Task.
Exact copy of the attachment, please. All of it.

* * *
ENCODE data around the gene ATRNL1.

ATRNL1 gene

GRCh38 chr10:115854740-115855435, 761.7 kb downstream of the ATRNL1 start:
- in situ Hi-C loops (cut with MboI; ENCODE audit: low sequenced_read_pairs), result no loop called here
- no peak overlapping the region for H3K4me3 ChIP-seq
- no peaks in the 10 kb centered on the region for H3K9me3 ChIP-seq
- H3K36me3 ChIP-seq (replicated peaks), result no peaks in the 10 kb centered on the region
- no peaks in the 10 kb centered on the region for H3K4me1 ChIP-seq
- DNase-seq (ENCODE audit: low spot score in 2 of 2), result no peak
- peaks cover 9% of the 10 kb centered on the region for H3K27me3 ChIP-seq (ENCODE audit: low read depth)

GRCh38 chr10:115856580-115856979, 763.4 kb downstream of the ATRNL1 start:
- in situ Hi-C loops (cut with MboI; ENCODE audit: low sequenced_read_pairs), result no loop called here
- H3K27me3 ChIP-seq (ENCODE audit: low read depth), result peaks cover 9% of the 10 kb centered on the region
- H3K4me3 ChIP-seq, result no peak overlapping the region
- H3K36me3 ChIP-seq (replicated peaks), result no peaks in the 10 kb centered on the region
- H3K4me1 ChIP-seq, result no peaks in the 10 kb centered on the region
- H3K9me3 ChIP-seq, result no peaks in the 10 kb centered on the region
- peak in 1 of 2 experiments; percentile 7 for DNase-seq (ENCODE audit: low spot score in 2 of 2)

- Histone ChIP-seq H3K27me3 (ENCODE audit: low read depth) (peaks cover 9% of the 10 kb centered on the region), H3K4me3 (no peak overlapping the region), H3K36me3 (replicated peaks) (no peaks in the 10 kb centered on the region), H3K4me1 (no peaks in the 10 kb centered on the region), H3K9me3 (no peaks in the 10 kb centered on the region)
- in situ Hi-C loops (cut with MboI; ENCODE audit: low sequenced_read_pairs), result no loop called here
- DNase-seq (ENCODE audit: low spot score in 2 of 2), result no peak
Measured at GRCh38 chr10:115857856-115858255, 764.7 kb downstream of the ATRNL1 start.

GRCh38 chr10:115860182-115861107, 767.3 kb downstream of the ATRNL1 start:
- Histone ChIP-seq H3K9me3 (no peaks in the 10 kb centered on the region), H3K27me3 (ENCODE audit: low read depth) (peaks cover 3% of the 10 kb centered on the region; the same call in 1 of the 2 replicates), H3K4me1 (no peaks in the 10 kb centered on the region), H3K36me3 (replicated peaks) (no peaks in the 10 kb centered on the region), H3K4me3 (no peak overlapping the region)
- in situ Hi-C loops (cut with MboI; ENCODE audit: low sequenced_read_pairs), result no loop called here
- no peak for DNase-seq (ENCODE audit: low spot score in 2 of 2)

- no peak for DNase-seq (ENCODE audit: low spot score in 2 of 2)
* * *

ENCODE data around the gene ATRNL1.

ATRNL1 gene

GRCh38 chr10:115854740-115855435, 761.7 kb downstream of the ATRNL1 start:
- in situ Hi-C loops (cut with MboI; ENCODE audit: low sequenced_read_pairs), result no loop called here
- no peak overlapping the region for H3K4me3 ChIP-seq
- no peaks in the 10 kb centered on the region for H3K9me3 ChIP-seq
- H3K36me3 ChIP-seq (replicated peaks), result no peaks in the 10 kb centered on the region
- no peaks in the 10 kb centered on the region for H3K4me1 ChIP-seq
- DNase-seq (ENCODE audit: low spot score in 2 of 2), result no peak
- peaks cover 9% of the 10 kb centered on the region for H3K27me3 ChIP-seq (ENCODE audit: low read depth)

GRCh38 chr10:115856580-115856979, 763.4 kb downstream of the ATRNL1 start:
- in situ Hi-C loops (cut with MboI; ENCODE audit: low sequenced_read_pairs), result no loop called here
- H3K27me3 ChIP-seq (ENCODE audit: low read depth), result peaks cover 9% of the 10 kb centered on the region
- H3K4me3 ChIP-seq, result no peak overlapping the region
- H3K36me3 ChIP-seq (replicated peaks), result no peaks in the 10 kb centered on the region
- H3K4me1 ChIP-seq, result no peaks in the 10 kb centered on the region
- H3K9me3 ChIP-seq, result no peaks in the 10 kb centered on the region
- peak in 1 of 2 experiments; percentile 7 for DNase-seq (ENCODE audit: low spot score in 2 of 2)

- Histone ChIP-seq H3K27me3 (ENCODE audit: low read depth) (peaks cover 9% of the 10 kb centered on the region), H3K4me3 (no peak overlapping the region), H3K36me3 (replicated peaks) (no peaks in the 10 kb centered on the region), H3K4me1 (no peaks in the 10 kb centered on the region), H3K9me3 (no peaks in the 10 kb centered on the region)
- in situ Hi-C loops (cut with MboI; ENCODE audit: low sequenced_read_pairs), result no loop called here
- DNase-seq (ENCODE audit: low spot score in 2 of 2), result no peak
Measured at GRCh38 chr10:115857856-115858255, 764.7 kb downstream of the ATRNL1 start.

GRCh38 chr10:115860182-115861107, 767.3 kb downstream of the ATRNL1 start:
- Histone ChIP-seq H3K9me3 (no peaks in the 10 kb centered on the region), H3K27me3 (ENCODE audit: low read depth) (peaks cover 3% of the 10 kb centered on the region; the same call in 1 of the 2 replicates), H3K4me1 (no peaks in the 10 kb centered on the region), H3K36me3 (replicated peaks) (no peaks in the 10 kb centered on the region), H3K4me3 (no peak overlapping the region)
- in situ Hi-C loops (cut with MboI; ENCODE audit: low sequenced_read_pairs), result no loop called here
- no peak for DNase-seq (ENCODE audit: low spot score in 2 of 2)

- no peak for DNase-seq (ENCODE audit: low spot score in 2 of 2)